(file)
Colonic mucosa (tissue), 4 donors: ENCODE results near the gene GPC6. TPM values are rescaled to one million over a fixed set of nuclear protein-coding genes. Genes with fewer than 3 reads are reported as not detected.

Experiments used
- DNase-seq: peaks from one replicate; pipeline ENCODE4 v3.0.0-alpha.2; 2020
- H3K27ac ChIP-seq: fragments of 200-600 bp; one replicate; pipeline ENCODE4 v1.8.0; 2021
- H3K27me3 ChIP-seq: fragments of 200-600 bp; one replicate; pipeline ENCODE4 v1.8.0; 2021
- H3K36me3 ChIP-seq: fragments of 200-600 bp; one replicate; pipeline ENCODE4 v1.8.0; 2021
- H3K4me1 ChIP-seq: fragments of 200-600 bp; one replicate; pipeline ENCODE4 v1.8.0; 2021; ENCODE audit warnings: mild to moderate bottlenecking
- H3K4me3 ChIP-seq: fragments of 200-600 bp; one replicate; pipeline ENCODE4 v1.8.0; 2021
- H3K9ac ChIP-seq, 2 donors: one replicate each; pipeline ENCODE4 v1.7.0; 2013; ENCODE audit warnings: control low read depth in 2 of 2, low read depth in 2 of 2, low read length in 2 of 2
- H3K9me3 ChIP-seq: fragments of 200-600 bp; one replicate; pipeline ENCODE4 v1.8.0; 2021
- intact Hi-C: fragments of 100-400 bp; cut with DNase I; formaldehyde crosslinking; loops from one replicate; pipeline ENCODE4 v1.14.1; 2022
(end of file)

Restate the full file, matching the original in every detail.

Colonic mucosa (tissue), 4 donors: ENCODE results near the gene GPC6. TPM values are rescaled to one million over a fixed set of nuclear protein-coding genes. Genes with fewer than 3 reads are reported as not detected.

Experiments used
- DNase-seq: peaks from one replicate; pipeline ENCODE4 v3.0.0-alpha.2; 2020
- H3K27ac ChIP-seq: fragments of 200-600 bp; one replicate; pipeline ENCODE4 v1.8.0; 2021
- H3K27me3 ChIP-seq: fragments of 200-600 bp; one replicate; pipeline ENCODE4 v1.8.0; 2021
- H3K36me3 ChIP-seq: fragments of 200-600 bp; one replicate; pipeline ENCODE4 v1.8.0; 2021
- H3K4me1 ChIP-seq: fragments of 200-600 bp; one replicate; pipeline ENCODE4 v1.8.0; 2021; ENCODE audit warnings: mild to moderate bottlenecking
- H3K4me3 ChIP-seq: fragments of 200-600 bp; one replicate; pipeline ENCODE4 v1.8.0; 2021
- H3K9ac ChIP-seq, 2 donors: one replicate each; pipeline ENCODE4 v1.7.0; 2013; ENCODE audit warnings: control low read depth in 2 of 2, low read depth in 2 of 2, low read length in 2 of 2
- H3K9me3 ChIP-seq: fragments of 200-600 bp; one replicate; pipeline ENCODE4 v1.8.0; 2021
- intact Hi-C: fragments of 100-400 bp; cut with DNase I; formaldehyde crosslinking; loops from one replicate; pipeline ENCODE4 v1.14.1; 2022